Sunday, June 16, 2024

Queensland Cricket Reconciliation Action Plan – One Year On

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Photo Credit: Queensland Cricket

The 12-month anniversary of the launch of Queensland Cricket’s inaugural Reconciliation Action Plan highlights the significant progress that has been made in the past year.

With National Reconciliation Week now underway, the latest initiatives to emerge from the RAP have been unveiled, complementing the work already completed.

The ‘Innovate’ RAP launched last year at Allan Border Field has encompassed a broad range of activities that have helped grow Indigenous cricket opportunities throughout the State.

There has been sound progress made to date on its key organisational components, including deliverables in each area:

  1. Relationships
  2. Respect
  3. Opportunities
  4. Governance

The RAP is championed internally within Queensland Cricket by the RAP Working Group and externally through quarterly meetings with the Queensland First Nations Cricket Advisory Committee.

A popular initiative that took place during the 2023-24 season was the launch of the Harmony Shield, with the Queensland male and female Indigenous teams playing matches against a Queensland Multi-cultural XI and Queensland Invitational Pathway side respectively at Allan Border Field.

This match followed the introduction during the year of the inaugural Michael Mainhardt T20 Indigenous Challenge that was held at Cairns’ Griffith Park.

The three match T20 series saw some of Queensland’s most talented Indigenous cricketers, including several current Queensland Indigenous states representatives, clash.

The South Queensland Men’s Indigenous team defeated North Queensland to take out the inaugural title.

Indigenous representative cricket is a key deliverable in the RAP and Queensland’s male and female Indigenous teams featured in a cap presentation and farewell event in Brisbane prior to the National titles in Alice Springs in February.

Queensland had mixed results. The women’s team were the reigning titleholders and again made the Final where they finished runners-up to NSW.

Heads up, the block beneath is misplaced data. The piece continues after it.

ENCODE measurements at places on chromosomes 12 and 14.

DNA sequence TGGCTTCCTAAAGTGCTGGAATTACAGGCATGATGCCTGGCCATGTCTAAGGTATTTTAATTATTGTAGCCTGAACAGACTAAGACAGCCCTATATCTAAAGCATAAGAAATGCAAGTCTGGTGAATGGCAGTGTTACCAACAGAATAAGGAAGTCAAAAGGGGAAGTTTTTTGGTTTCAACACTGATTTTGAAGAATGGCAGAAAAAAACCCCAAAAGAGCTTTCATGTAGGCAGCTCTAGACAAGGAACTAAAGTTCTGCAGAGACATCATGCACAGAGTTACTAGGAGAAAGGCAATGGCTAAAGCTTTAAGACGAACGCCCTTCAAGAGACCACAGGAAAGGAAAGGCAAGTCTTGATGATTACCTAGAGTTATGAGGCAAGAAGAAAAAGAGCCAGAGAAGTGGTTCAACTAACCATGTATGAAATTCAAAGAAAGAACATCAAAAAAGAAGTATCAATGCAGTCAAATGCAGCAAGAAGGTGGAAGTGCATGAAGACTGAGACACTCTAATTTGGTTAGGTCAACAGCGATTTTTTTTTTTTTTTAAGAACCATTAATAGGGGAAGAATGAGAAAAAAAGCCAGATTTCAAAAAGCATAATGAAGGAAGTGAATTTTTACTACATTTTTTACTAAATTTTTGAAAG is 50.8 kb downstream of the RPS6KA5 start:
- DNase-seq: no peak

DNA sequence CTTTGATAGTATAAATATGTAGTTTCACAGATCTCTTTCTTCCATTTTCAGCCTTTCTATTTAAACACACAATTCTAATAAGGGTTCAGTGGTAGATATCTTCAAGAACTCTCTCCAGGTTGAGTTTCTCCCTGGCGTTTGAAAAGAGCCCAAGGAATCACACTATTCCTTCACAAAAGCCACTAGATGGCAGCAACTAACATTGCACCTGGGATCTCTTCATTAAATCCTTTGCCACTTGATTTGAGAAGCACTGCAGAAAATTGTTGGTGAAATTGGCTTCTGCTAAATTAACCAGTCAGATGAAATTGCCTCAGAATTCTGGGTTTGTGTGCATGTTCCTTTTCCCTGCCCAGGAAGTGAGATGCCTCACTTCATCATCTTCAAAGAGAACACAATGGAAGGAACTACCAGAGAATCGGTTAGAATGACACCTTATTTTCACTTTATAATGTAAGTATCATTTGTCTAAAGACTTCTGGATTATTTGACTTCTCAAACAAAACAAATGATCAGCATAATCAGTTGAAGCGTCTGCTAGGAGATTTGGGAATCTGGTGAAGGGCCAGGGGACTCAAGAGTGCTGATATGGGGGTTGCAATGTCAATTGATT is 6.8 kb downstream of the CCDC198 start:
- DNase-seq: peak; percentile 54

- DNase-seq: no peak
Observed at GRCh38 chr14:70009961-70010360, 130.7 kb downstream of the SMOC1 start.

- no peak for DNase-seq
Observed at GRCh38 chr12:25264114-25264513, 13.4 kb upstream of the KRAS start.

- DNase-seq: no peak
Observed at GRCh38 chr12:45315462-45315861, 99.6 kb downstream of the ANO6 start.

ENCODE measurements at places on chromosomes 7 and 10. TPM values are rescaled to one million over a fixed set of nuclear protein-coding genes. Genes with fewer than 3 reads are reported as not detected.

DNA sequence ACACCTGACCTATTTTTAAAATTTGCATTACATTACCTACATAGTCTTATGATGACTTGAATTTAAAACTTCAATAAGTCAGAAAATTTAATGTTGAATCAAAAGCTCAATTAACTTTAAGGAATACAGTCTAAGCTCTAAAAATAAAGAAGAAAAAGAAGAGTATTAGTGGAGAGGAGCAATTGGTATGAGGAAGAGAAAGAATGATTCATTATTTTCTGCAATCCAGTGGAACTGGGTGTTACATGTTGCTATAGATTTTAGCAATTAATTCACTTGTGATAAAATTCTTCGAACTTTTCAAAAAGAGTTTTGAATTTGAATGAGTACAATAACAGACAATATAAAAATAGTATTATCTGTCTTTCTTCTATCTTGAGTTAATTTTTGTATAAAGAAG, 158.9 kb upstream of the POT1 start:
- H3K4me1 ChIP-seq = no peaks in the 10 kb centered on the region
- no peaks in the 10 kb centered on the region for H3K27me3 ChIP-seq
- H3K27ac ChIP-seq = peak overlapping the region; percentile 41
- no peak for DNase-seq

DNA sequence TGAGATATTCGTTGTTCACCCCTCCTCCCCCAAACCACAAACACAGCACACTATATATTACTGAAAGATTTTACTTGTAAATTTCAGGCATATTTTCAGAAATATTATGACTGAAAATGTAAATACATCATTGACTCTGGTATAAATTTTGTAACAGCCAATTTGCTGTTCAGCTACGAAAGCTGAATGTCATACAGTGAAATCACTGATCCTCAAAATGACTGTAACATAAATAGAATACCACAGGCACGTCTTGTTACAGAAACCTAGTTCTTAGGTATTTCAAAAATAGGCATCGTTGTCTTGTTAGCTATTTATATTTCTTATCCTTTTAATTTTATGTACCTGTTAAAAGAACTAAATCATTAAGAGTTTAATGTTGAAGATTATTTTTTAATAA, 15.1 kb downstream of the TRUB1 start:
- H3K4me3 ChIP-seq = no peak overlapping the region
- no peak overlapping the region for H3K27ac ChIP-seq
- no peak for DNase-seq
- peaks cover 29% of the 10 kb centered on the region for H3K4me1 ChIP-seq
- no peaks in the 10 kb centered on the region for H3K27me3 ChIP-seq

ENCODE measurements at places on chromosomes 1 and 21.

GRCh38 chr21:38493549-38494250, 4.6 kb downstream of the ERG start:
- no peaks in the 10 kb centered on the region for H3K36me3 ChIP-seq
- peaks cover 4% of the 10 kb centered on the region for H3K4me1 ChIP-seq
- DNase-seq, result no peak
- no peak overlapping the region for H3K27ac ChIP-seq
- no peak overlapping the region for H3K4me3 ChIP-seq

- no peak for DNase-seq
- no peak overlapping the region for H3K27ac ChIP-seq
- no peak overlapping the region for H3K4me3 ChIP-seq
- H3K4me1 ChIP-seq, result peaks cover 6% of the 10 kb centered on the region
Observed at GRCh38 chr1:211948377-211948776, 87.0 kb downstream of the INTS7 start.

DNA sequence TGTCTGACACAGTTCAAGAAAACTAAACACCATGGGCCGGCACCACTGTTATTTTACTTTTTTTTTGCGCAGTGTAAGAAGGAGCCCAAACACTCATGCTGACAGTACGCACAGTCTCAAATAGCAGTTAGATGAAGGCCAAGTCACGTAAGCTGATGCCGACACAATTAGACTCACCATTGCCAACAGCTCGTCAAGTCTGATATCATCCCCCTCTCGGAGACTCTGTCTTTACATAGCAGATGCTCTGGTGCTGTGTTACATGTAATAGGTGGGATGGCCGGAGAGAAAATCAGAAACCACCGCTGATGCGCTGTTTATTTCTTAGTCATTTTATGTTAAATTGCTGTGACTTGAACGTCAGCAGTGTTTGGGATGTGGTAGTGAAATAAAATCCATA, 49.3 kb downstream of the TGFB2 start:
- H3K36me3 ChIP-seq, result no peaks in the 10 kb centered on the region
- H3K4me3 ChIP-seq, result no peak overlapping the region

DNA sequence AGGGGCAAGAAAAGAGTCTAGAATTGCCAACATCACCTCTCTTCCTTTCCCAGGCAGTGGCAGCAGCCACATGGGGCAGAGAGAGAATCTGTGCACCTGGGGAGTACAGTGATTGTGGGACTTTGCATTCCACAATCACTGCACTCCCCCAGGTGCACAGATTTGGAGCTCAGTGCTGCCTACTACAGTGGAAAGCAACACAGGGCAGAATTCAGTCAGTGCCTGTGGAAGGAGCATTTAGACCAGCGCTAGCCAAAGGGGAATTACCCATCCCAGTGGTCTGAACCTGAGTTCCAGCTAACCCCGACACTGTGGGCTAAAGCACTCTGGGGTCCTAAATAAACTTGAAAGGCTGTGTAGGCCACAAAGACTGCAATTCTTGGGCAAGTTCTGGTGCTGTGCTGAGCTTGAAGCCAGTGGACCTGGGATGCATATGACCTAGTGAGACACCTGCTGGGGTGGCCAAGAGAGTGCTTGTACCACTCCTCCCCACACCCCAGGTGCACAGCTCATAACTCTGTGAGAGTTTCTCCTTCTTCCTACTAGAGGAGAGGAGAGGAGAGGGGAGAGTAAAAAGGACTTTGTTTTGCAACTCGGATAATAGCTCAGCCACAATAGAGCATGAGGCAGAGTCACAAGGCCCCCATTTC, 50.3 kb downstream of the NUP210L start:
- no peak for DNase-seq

Grace Abdy, in her second tournament, was the leading wicket-taker and Tracee Williamson was the third highest runs-scorer. Those two players, and Carys Underwood, all made the Team of the Tournament.

The men’s team finished fifth. After a slow start due to injuries to key players on the eve of the tournament, Queensland became more competitive the longer the tournament went. A highlight was Daley Martin’s five wicket haul, while the team claimed the Spirit of Cricket Award.

Elsewhere, the KFC Queensland Premier Clubs held their Reconciliation Round in February which was well supported by all clubs.

All of the above are key deliverables in the Opportunities Focus Area of the RAP.

Looking ahead, a major outcome to emerge from the RAP will be the re-launch of the Eddie Gilbert Program in 2024-25.

Originally designed to be a Talent ID and specialist training program when it was launched in 1998, the new Eddie Gilbert program will focus on delivering targeted introductory cricket skills clinics to Indigenous communities.

This will assist with driving participation growth and further building a First Nations playing base in Queensland.

The re-launched Program’s logo draws from the artwork created by SEQ artist Aunty Delly McDonald for the Brisbane Heat’s inaugural First Nations playing shirt that the club’s teams have worn in the WBBL and BBL since 2021-22.

It illustrates the water holes and water course that gave Woolloongabba its name, ’place of whirling water’. The centre circle represents the Brisbane Cricket Ground (the Gabba) with the 87 strokes in the design paying homage to Eddie Gilbert, representing the 87 first class wickets he took in his 23 matches for Queensland.

The support of the Queensland Cricket Foundation has helped create further opportunities for Indigenous cricket.

The Queensland Cricket Foundation’s purpose is to make cricket more accessible and has Indigenous cricket as one of its four key pillars.

QCF highlights included $18,000 raised from online auctions of signed WBBL and BBL First Nations playing shirts, with each player from the respective squads signing and donating one of their match shirts from the KFC Big Bash League and Weber Women’s Big Bash League seasons.

This was the second season that the First Nations shirts had been auctioned, with record sales generated, including notable individual purchases for the likes of Heat BBL captain Usman Khawaja ($1452), Marnus Labuschagne ($2,146) and WBBL Heat captain Jess Jonassen ($462).

The $18,000 raised has supported several Indigenous cricket initiatives, including the Stan Alberts Shield community cricket competition, Metro First Nations Gala Day and Engagement Carnival with Indigenous Schools.

Queensland Cricket staff will enjoy a range of activities this week, including attendance by key stakeholders at the Queensland National Reconciliation Week dinner, specialised cricket cultural training, a short film showing and an Acknowledgment of Country learning session.


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